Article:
community, " nor that they " wish to participate
in the organization of the Native Hawaiian governing
entity" as set forth in § 10H-3(a)(2). And Nai
Aupuni's President, Dr. James Asam, attests that:
[Nai Aupuni] understood that OHA's Hawaiian Registry
process did not require attestation of the "
unrelinquished sovereignty of the Native Hawaiian
people", and " intent to participate in the process
of self-governance" (" Declaration One" ).
[Nai Aupuni] concluded, on its own, that having this
alternate registration process was favorable because it
provided Native Hawaiians who may take issue with Declaration
One with the opportunity to participate in the [Nai Aupuni]
Doc. No. 79-1, Asam Decl. ¶ 19; see also Doc.
No. 83-1, Kamanaopono Crabbe Decl. ¶ 11 (" [A]n OHA
Database registrant may be transferred to the Roll Commission
and included on the Roll without affirming the declarations
required under Act 195." ). Indeed, according to the
Complaint, many of these OHA-registrants were placed on the
Roll without their knowledge or consent. Doc. No. 1, Compl.
October 20, 2015 hearing, the parties stipulated that
approximately 62 percent of the Roll comes from an OHA
registry, and the other 38 percent come directly through the
Roll commission process. See Doc. No. 104, Tr. (Oct.
20, 2015) at 57-58. It follows that approximately 62 percent
of the Roll did not have to affirm Declarations One or Two.
That is, approximately 62 percent of the Roll did not have to
make an affirmation regarding sovereignty or significant
connection to the Native Hawaiian community.
Act 195, the Governor of Hawaii appointed the five members of
the commission selected " from nominations submitted by
qualified Native Hawaiians and qualified Native Hawaiian
membership organizations, " where " a qualified
Native Hawaiian membership organization includes an
organization that, on [July 6, 2011], has been in existence
for at least ten years, and whose purpose has been and is the
betterment of the conditions of the Native Hawaiian
people." HRS § 10H-3(b). The commission is funded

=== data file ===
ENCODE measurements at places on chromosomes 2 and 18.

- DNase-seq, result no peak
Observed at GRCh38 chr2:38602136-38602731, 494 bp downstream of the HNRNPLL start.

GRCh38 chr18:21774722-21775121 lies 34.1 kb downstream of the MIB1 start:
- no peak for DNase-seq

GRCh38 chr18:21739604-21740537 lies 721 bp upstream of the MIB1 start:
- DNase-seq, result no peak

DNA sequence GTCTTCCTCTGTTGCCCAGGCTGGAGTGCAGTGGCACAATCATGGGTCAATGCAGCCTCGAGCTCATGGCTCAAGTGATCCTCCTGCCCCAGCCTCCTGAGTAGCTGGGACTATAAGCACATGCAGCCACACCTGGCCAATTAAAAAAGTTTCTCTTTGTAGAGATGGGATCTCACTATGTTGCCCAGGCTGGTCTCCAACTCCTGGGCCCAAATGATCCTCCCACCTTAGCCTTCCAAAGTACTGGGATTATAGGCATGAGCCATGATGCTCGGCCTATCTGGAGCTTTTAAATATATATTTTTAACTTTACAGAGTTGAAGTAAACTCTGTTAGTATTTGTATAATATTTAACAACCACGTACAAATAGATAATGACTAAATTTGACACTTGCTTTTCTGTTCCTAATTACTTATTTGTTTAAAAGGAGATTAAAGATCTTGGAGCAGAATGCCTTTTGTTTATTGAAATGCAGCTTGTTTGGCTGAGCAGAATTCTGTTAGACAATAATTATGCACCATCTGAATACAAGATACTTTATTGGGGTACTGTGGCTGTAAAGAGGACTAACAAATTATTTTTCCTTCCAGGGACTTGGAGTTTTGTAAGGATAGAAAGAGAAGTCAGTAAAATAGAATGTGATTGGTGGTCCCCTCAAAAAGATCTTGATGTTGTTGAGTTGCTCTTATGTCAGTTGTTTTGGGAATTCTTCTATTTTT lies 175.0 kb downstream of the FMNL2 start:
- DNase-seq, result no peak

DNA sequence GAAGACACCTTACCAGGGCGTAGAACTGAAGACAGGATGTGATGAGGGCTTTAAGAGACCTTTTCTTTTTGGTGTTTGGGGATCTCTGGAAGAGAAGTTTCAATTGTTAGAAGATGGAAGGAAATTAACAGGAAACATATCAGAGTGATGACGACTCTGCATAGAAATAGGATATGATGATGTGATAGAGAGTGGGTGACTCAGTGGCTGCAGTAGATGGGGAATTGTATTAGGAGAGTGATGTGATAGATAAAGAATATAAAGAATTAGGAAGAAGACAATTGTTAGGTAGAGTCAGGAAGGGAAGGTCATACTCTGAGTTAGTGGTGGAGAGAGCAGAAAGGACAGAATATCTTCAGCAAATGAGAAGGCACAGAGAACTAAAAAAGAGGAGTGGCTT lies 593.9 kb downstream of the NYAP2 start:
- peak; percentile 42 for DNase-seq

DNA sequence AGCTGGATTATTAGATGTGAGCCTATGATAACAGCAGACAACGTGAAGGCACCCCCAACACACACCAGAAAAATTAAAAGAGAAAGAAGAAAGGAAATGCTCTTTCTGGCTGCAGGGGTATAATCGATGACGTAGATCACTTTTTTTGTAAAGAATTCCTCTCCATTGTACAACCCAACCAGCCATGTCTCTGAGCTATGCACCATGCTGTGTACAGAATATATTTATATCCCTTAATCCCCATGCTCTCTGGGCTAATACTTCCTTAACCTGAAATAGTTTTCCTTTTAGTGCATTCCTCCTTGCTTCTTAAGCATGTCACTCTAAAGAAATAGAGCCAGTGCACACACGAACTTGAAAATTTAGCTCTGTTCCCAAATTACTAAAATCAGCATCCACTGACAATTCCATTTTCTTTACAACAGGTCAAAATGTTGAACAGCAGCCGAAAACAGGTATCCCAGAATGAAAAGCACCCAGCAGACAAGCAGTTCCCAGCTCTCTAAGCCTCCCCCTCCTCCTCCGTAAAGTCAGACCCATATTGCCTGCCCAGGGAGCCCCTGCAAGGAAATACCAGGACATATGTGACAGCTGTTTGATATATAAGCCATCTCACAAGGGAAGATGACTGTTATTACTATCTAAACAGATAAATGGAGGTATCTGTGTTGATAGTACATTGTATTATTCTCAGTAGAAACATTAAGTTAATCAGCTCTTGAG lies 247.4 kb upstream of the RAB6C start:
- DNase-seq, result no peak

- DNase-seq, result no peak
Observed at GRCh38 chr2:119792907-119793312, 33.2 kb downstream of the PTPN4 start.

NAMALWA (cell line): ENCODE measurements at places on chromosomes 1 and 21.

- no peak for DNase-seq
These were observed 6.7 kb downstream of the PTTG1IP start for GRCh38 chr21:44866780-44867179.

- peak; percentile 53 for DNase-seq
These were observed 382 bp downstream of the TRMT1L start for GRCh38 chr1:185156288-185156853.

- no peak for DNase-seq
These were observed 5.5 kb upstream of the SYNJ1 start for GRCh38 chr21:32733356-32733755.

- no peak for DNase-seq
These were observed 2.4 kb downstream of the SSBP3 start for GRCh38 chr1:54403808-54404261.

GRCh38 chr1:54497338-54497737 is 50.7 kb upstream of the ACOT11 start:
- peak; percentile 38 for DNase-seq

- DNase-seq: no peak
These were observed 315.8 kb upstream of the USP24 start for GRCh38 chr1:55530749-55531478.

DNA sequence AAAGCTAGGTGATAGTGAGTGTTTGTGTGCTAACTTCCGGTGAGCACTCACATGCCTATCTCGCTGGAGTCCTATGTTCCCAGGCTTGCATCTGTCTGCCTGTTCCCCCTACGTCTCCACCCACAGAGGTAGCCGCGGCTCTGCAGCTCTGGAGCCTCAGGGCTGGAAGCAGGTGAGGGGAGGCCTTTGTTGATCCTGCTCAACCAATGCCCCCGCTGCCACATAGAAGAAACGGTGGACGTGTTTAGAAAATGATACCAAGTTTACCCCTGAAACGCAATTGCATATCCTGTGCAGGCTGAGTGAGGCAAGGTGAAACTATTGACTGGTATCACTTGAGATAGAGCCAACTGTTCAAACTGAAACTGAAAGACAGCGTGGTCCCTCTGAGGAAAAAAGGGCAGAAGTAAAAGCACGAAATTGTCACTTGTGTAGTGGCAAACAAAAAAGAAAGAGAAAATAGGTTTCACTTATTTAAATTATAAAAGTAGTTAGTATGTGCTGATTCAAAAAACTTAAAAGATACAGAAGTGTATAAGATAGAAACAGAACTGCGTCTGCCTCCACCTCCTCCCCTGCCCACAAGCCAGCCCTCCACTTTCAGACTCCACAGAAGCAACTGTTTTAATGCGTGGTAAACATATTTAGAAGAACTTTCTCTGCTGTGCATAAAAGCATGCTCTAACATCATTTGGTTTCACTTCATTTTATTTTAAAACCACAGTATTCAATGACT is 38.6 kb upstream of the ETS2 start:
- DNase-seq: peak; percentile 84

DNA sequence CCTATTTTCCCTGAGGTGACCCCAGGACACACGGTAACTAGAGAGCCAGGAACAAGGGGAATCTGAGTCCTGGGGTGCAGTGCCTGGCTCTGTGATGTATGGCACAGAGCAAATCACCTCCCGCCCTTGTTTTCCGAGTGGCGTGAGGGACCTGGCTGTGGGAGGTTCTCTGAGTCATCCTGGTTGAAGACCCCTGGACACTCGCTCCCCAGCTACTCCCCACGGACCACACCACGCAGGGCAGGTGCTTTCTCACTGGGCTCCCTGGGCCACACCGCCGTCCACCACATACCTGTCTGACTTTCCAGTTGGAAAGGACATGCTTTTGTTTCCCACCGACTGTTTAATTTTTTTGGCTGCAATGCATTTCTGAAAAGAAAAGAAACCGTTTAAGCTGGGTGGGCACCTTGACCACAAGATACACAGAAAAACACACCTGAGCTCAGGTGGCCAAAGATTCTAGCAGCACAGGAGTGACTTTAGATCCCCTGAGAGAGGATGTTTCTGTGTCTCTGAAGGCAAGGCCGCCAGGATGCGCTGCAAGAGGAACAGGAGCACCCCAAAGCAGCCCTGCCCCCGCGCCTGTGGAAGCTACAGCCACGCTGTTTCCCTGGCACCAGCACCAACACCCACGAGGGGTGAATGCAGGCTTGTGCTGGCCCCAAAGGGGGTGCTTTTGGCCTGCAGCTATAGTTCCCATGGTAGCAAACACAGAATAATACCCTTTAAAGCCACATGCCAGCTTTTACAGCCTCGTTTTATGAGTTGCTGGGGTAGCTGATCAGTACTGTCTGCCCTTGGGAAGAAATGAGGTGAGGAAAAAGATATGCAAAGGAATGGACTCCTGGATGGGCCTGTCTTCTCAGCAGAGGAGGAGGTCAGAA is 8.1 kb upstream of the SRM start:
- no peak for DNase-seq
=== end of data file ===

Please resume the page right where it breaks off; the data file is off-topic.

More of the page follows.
by OHA, Act 195 § 4, and is placed " within the
[OHA] for administrative purposes only." HRS §
commissioners are responsible for (1) " [p]reparing and
maintaining a roll of qualified Native Hawaiians; " (2)
" [c]ertifying that the individuals on the roll of
qualified Native Hawaiians meet the definition of qualified
Native Hawaiians; " and (3) " [r]eceiving and
maintaining documents that verify ancestry; cultural, social,
or civic connection to the Native Hawaiian community; and age
from individuals seeking to be included in the roll of
qualified Native Hawaiians." HRS § 10H-3(a).
commission is required to " publish notice of the
certification of the qualified Native Hawaiian roll, update
the roll as necessary, and publish notice of the updated roll
of qualified Native Hawaiians[.]" HRS § 10H-4(a). Under
The publication of the initial and updated rolls shall serve
as the basis for the eligibility of qualified Native
Hawaiians whose names are listed on the rolls to participate
in the organization of the Native Hawaiian governing entity.
HRS § 10H-4(b). Further,
The publication of the roll of qualified Native Hawaiians, as
provided in section 10H-4, is intended to facilitate the
under which qualified Native Hawaiians may independently
commence the organization of a convention of qualified Native